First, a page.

Ragsdale v. Potter
UNPUBLISHED UNITED STATES COURT OF APPEALS FOR THE FOURTH CIRCUIT
JULIE RAGSDALE, Plaintiff - Appellant, versus JOHN POTTER, Postmaster General, United States Postal Service, Defendant - Appellee.
ADELE STRISS, Plaintiff - Appellant, versus JOHN E. POTTER, Postmaster General, United States Postal Service, Defendant - Appellee.
Appeals from the United States District Court for the District of South Carolina, at Anderson. R. Bryan Harwell, Henry F. Floyd, District Judges. (8:05-cv-00142-RBH; 8:04-cv-22435-HFF)
March 28, 2007
April 12, 2007
Before MOTZ, KING, and SHEDD, Circuit Judges.
Remanded by unpublished per curiam opinion.
Julie Ragsdale, Adele Striss, Appellants Pro Se. Lora M. Taylor, OFFICE OF THE UNITED STATES ATTORNEY, Raleigh, North Carolina, for Appellee.
Unpublished opinions are not binding precedent in this circuit.
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PER CURIAM: Adele Striss and Julie Ragsdale, career employees of the United States Postal Service ("USPS"), each filed separate civil complaints against the USPS. both Striss and Ragsdale. Amy Gaffney served as counsel for Each complaint asserted that the
plaintiff was the victim of gender and race discrimination and retaliation for protected conduct when they were denied certain temporary details and/or permanent assignments. The USPS filed
motions for summary judgment that stated its alleged reasons for denying Striss and Ragsdale the details and permanent positions. A magistrate judge issued a report and recommended that the
district court grant the motions.
Striss and Ragsdale filed
objections to the report; however, the district court adopted the magistrate judge's report and recommendation and granted summary judgment to the USPS in each case. Following the dismissals, Gaffney entered into a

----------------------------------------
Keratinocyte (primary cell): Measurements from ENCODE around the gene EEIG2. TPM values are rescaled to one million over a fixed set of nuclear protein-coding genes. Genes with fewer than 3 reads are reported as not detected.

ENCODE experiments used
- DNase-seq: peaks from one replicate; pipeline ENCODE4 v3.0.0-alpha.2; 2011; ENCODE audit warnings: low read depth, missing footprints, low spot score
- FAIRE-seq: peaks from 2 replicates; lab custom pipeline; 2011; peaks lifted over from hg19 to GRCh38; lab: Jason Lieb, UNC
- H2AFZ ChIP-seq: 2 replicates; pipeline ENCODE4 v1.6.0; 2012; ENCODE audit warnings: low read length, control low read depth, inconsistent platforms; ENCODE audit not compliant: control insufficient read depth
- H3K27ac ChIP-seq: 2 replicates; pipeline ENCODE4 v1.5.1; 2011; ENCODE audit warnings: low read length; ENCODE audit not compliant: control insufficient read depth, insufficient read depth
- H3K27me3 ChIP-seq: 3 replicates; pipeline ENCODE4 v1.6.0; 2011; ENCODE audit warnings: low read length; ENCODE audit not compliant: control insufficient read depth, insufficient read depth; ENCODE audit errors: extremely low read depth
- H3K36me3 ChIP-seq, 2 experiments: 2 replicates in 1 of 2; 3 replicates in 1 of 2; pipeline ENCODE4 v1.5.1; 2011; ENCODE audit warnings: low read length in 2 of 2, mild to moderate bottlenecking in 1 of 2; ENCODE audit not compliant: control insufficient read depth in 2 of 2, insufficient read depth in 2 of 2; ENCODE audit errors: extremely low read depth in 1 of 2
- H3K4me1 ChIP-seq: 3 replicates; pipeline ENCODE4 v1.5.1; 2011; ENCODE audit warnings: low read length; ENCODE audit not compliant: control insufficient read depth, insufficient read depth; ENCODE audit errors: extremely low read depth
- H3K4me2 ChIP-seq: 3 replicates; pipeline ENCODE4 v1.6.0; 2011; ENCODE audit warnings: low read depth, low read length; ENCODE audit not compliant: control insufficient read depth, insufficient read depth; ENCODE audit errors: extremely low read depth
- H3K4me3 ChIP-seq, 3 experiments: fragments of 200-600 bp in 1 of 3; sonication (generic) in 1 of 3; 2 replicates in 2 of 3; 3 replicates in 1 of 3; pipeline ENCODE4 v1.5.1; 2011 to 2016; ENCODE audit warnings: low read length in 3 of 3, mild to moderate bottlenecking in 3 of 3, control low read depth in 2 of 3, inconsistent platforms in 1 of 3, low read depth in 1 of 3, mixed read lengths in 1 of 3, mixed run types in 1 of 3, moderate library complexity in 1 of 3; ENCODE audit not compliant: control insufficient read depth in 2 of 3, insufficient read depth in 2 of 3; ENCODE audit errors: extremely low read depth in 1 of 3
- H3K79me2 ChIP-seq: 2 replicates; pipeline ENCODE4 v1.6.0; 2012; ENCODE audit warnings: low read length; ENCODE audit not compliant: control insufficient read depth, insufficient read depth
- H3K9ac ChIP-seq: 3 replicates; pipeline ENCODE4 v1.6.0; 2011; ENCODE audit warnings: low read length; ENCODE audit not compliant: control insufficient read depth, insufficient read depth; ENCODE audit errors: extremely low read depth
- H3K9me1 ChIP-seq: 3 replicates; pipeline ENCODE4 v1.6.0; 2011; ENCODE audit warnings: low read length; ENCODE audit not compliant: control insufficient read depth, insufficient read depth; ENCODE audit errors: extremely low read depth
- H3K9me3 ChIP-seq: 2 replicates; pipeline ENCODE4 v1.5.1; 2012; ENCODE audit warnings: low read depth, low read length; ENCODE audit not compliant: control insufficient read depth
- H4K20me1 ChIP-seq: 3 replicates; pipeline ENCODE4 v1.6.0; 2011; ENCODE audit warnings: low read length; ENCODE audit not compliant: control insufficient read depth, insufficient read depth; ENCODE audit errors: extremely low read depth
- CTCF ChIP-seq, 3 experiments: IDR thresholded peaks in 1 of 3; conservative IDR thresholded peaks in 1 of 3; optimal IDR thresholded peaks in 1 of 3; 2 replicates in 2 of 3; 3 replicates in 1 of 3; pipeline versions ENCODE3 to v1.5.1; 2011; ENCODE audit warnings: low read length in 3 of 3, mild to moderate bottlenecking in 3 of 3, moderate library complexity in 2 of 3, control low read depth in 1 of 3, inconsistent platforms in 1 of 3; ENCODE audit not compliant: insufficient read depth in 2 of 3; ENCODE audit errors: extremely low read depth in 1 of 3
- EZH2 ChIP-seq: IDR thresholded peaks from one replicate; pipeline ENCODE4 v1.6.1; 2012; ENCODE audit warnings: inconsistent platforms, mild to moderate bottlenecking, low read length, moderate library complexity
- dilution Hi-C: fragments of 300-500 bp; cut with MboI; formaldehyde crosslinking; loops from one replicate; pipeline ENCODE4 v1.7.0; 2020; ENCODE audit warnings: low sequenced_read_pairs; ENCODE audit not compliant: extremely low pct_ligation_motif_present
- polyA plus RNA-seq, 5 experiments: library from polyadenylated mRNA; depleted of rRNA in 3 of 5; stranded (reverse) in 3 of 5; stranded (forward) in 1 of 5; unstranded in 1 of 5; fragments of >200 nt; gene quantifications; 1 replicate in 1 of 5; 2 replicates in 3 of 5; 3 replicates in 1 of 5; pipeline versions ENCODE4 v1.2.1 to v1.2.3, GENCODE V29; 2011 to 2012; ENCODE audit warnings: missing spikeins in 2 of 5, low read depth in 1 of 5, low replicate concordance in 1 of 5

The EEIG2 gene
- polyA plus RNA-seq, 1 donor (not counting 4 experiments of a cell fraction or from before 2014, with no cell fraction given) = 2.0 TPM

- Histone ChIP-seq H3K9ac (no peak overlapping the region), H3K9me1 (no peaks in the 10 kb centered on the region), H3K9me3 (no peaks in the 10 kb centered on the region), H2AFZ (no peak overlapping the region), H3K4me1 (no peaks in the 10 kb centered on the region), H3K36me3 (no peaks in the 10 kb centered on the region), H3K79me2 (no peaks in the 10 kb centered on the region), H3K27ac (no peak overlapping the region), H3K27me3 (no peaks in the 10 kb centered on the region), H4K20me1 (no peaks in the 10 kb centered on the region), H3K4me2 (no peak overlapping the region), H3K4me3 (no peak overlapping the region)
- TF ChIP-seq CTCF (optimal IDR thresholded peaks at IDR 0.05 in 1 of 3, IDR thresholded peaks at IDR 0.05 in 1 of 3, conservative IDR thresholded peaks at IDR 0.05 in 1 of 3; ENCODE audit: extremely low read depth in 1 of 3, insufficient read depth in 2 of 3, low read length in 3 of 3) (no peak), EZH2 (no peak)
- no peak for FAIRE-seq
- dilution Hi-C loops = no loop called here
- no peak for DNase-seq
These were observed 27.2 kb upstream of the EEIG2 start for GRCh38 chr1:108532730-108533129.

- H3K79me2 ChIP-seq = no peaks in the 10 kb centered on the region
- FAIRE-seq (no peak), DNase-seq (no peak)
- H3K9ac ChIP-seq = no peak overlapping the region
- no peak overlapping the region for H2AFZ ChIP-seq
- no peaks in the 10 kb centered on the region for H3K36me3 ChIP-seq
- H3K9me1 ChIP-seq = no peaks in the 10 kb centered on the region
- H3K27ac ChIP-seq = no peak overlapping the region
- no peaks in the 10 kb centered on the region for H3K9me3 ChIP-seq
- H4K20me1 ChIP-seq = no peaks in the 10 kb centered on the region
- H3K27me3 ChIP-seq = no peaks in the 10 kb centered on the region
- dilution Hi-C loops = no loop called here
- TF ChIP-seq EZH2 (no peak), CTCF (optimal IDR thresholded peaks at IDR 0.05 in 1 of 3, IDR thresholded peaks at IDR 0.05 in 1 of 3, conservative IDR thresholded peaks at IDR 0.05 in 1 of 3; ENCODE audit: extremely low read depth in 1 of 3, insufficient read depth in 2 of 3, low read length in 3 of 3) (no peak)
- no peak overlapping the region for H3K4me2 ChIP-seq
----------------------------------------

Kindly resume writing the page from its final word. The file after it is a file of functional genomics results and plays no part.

settlement agreement with USPS in which she agreed, purportedly on behalf of Striss and Ragsdale, that neither would appeal the district court's judgment in exchange for the USPS forgoing the right to pursue costs from either woman. nonetheless, timely appealed pro se. Striss and Ragsdale,
The USPS has now filed a
motion to dismiss both appeals based on the settlement agreement. Striss and Ragsdale have responded, arguing they did not agree to settle and Gaffney had no authority to enter into a settlement
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agreement on their behalf. "[I]f there is a material dispute about . . . the authority of an attorney to enter a settlement agreement on behalf of his client, a trial court must conduct a plenary evidentiary hearing to resolve that dispute." Columbus-America
Discovery Group v. Atlantic Mut. Ins. Co., 203 F.3d 291, 298 (4th Cir. 2000). Because there is a material dispute as to whether
Gaffney had the express or apparent authority to enter into a settlement agreement on Striss and Ragsdale's behalf,* we remand these appeals to the district court for the limited purpose of making this determination. We suggest that, for purposes of this
limited remand only, these cases be administratively consolidated in the district court and assigned to the same district judge. The
cases will then be returned to this court for further proceedings. We dispense with oral argument because the facts and legal
contentions are adequately presented in the materials before the court and argument would not aid the decisional process.
A finding of express or apparent authority is necessary for Gaffney's actions to bind Striss or Ragsdale because an attorney does not possess implied authority to enter into a settlement agreement. See Hensley v. Alcon Labs., Inc., 277 F.3d 535, 541 n.* (4th Cir. 2002) (citing Auvil v. Grafton Homes, Inc., 92 F.3d 226, 229-30 (4th Cir. 1996)). - 4 -
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